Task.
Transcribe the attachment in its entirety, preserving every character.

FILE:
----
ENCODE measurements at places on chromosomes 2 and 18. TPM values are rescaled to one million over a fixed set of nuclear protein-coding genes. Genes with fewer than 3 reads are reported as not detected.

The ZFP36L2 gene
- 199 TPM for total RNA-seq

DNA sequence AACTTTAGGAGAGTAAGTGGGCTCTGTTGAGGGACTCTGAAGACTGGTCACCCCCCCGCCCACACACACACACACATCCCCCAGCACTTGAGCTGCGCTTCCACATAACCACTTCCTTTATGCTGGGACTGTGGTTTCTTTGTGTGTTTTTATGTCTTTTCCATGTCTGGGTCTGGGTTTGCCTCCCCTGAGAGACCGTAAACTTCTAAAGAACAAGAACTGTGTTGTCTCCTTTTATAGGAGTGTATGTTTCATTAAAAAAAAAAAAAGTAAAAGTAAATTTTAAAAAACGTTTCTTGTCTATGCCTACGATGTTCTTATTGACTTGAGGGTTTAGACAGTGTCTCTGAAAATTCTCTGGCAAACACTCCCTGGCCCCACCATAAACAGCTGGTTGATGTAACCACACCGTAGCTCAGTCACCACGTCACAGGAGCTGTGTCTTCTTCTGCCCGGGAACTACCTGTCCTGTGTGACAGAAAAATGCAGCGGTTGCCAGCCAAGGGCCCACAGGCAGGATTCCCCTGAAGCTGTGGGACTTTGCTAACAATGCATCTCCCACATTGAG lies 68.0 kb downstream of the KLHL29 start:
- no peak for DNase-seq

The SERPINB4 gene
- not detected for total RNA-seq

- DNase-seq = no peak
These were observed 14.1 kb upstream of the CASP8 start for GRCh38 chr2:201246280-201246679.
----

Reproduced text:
ENCODE measurements at places on chromosomes 2 and 18. TPM values are rescaled to one million over a fixed set of nuclear protein-coding genes. Genes with fewer than 3 reads are reported as not detected.

The ZFP36L2 gene
- 199 TPM for total RNA-seq

DNA sequence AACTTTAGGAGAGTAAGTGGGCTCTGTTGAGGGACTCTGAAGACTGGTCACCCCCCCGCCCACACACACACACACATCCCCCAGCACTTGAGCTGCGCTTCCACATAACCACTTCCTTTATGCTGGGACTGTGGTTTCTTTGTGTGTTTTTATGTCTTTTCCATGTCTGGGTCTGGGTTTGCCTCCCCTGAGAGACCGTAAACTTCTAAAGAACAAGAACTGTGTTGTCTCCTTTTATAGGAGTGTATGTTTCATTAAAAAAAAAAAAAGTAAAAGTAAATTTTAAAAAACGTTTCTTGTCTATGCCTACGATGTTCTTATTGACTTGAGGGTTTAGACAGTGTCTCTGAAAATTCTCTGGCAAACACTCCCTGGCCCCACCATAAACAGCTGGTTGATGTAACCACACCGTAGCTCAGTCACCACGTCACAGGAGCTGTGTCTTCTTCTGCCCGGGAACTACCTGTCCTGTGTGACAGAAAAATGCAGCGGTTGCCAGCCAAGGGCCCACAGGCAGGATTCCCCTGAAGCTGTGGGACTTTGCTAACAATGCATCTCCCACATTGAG lies 68.0 kb downstream of the KLHL29 start:
- no peak for DNase-seq

The SERPINB4 gene
- not detected for total RNA-seq

- DNase-seq = no peak
These were observed 14.1 kb upstream of the CASP8 start for GRCh38 chr2:201246280-201246679.